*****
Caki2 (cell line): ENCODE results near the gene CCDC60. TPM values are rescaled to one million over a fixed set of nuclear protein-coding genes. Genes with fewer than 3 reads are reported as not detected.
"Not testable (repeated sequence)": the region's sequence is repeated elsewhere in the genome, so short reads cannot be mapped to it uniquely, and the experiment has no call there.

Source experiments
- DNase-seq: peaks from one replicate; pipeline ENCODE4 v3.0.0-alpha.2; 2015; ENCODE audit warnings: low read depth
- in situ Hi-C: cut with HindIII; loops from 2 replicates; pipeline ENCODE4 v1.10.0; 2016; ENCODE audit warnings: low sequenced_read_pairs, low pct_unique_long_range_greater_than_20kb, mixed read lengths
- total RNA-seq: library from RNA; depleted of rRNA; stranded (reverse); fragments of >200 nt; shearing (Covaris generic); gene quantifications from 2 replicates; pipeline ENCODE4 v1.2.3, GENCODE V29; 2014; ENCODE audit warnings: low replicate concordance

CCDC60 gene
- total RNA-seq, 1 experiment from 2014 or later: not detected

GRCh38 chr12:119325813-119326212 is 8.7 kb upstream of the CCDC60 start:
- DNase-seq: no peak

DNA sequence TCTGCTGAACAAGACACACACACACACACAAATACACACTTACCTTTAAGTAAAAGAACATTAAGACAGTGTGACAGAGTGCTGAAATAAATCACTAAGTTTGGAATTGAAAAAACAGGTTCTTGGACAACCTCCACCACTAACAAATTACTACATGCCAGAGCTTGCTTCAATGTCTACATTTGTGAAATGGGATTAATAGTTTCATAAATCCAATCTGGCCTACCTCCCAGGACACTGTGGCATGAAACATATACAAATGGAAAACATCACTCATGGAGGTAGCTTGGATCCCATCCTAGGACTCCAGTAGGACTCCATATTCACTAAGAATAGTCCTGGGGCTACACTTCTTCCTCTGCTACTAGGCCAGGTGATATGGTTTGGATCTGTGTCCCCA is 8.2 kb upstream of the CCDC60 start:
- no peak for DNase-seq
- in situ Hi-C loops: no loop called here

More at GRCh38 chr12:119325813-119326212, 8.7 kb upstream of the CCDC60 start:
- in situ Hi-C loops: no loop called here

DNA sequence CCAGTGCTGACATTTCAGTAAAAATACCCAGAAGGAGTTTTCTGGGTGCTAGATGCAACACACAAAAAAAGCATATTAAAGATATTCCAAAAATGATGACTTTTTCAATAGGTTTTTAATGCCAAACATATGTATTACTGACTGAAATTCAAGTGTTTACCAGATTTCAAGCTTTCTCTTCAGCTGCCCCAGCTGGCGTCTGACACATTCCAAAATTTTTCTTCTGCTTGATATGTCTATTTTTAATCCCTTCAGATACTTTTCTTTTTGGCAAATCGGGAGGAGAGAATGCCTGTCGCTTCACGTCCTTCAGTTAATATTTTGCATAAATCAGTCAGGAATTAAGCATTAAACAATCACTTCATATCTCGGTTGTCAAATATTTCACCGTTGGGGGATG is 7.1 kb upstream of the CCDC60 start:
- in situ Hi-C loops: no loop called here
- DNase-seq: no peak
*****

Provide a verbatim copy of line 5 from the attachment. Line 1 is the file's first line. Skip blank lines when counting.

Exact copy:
- in situ Hi-C: cut with HindIII; loops from 2 replicates; pipeline ENCODE4 v1.10.0; 2016; ENCODE audit warnings: low sequenced_read_pairs, low pct_unique_long_range_greater_than_20kb, mixed read lengths